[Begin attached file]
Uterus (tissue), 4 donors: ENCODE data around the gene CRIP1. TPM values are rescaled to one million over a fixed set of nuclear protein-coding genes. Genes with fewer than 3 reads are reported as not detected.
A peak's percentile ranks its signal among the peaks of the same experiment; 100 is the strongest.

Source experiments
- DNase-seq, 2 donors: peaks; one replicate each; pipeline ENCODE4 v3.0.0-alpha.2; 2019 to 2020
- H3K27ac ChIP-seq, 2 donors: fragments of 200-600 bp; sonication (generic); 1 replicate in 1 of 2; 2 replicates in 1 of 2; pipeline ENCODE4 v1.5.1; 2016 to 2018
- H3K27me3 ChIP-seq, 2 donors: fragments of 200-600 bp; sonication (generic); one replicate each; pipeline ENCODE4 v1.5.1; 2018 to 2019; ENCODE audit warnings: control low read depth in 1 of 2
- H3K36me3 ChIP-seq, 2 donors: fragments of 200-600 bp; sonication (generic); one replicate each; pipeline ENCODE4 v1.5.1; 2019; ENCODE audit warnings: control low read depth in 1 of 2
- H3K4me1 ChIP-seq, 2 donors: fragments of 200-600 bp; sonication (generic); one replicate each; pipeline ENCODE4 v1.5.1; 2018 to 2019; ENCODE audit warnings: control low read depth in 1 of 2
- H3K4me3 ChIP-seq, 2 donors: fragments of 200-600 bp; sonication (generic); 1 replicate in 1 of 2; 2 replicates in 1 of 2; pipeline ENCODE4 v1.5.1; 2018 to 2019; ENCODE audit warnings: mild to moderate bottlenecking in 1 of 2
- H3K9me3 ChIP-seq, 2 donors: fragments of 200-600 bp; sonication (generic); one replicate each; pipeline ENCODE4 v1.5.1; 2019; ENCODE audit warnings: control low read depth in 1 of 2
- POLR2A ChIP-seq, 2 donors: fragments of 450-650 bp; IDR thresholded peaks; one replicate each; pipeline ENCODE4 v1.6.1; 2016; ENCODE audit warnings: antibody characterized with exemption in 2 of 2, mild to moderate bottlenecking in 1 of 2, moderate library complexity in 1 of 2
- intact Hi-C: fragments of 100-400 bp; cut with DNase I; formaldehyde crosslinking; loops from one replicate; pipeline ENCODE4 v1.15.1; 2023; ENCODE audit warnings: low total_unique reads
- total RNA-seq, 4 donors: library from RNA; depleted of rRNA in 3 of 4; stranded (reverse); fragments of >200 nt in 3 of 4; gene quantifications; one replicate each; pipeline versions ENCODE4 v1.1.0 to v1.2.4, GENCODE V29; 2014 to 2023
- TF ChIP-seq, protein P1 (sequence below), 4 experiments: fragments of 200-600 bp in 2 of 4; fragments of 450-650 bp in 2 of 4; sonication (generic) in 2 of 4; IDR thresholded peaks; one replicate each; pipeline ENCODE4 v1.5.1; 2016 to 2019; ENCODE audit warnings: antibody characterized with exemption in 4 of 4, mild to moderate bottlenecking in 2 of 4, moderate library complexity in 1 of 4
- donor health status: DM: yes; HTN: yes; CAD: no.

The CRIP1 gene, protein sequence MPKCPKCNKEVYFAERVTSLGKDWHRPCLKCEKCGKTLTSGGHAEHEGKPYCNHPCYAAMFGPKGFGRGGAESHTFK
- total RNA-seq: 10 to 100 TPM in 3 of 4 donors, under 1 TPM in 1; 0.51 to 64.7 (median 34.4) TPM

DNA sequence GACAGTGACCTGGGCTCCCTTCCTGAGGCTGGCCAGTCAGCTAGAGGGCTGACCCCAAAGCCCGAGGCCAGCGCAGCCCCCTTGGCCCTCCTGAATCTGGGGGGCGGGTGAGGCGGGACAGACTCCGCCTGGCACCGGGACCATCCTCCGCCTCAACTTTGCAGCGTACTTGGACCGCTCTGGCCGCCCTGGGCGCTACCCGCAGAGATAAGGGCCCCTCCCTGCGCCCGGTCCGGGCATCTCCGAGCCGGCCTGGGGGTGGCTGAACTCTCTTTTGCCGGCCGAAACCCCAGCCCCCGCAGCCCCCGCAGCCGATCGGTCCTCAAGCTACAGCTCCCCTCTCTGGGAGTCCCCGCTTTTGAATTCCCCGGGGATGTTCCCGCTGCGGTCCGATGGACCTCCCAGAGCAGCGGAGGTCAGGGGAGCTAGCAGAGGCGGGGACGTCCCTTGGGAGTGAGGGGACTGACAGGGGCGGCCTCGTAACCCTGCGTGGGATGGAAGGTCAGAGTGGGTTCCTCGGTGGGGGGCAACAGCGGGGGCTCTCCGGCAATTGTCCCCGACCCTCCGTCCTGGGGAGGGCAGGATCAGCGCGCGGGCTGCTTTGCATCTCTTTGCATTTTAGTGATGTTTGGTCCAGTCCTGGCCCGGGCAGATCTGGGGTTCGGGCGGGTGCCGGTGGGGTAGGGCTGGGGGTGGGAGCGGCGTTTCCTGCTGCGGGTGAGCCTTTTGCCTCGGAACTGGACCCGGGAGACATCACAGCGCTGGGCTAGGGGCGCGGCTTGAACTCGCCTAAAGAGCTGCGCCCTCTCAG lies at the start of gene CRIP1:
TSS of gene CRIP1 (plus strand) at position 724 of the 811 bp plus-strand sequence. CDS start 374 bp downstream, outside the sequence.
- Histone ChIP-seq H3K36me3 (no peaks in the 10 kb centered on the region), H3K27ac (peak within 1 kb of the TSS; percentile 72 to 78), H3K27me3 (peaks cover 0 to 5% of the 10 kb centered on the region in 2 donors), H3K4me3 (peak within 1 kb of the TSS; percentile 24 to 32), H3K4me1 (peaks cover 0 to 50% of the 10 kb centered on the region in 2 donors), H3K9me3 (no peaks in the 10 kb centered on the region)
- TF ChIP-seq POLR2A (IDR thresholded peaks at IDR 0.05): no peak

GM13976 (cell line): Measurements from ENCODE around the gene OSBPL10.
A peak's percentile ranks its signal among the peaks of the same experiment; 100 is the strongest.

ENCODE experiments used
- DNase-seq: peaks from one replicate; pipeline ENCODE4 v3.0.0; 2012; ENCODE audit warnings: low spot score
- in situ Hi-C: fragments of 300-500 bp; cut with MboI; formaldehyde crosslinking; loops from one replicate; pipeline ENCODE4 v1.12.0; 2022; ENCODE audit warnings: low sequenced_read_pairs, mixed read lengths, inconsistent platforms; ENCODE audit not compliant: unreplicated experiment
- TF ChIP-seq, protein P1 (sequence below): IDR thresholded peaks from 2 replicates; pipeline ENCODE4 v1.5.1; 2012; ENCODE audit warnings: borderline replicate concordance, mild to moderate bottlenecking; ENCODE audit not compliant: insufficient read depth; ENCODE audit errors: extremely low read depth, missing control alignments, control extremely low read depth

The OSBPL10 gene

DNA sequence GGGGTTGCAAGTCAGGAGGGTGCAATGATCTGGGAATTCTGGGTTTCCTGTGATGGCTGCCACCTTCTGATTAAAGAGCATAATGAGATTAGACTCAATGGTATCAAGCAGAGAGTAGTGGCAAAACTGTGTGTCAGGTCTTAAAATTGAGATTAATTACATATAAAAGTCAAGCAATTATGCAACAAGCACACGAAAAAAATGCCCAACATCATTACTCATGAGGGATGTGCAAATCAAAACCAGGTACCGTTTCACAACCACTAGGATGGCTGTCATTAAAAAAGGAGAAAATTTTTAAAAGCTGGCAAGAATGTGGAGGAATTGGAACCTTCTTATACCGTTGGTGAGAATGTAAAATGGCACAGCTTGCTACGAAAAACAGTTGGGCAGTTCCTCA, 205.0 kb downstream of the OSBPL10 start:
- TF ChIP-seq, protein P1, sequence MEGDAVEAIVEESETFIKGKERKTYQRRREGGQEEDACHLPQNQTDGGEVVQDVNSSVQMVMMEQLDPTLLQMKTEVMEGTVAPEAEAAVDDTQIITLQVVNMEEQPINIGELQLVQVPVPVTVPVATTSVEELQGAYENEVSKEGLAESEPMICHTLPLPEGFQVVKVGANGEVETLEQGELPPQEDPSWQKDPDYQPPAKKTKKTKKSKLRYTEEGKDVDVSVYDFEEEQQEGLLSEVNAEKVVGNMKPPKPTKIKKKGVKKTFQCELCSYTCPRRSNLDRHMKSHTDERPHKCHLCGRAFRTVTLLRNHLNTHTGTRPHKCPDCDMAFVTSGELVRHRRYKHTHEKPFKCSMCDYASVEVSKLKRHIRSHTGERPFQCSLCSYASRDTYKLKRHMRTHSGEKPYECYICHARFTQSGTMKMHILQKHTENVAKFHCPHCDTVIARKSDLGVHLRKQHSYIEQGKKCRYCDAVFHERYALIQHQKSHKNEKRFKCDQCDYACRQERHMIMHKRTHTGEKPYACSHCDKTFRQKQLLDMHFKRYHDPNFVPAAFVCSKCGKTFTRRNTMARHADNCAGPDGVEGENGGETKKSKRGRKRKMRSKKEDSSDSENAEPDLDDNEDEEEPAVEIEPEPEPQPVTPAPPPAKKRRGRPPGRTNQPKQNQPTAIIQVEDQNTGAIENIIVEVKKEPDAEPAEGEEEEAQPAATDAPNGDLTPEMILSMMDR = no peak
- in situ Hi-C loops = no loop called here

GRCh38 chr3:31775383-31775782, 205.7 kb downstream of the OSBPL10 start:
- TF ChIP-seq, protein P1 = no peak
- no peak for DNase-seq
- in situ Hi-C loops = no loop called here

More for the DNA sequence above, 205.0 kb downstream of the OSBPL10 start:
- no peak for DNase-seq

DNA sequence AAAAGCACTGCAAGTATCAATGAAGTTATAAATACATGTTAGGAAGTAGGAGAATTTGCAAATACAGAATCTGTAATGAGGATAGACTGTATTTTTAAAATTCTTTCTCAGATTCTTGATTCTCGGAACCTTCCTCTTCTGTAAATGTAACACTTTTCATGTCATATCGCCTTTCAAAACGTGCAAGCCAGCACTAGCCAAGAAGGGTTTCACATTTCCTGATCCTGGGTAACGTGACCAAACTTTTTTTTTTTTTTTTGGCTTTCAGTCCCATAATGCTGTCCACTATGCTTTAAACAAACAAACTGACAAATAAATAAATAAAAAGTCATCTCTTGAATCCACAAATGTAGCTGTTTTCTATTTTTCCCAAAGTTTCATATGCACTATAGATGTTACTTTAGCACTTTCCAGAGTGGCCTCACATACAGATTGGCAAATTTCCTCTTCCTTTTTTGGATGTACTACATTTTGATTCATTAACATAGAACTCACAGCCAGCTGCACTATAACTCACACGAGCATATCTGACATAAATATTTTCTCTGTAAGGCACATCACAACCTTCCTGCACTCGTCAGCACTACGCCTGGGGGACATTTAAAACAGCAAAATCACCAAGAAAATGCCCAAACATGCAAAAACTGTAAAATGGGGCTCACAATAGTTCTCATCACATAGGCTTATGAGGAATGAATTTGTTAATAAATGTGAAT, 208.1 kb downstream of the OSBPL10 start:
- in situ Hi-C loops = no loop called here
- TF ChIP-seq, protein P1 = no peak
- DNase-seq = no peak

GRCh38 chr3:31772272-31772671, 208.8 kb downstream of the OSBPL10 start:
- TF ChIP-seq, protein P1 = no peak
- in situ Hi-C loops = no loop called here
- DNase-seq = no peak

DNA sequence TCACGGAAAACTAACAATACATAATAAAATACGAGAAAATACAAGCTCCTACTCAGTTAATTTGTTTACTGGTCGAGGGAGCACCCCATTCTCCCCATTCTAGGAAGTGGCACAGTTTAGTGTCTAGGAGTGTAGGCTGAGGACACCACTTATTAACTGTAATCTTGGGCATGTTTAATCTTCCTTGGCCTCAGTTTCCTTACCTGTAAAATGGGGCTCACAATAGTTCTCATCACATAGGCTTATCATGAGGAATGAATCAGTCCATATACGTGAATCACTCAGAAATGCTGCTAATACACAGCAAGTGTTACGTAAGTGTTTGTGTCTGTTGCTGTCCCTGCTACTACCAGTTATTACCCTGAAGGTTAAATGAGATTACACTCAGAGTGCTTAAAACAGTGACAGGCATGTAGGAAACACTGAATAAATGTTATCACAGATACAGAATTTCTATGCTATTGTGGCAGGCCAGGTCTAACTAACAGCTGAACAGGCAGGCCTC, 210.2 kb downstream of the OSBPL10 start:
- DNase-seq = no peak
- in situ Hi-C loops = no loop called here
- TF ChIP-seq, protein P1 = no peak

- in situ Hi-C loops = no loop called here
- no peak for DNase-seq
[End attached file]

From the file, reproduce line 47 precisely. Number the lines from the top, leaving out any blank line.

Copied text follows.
- DNase-seq = no peak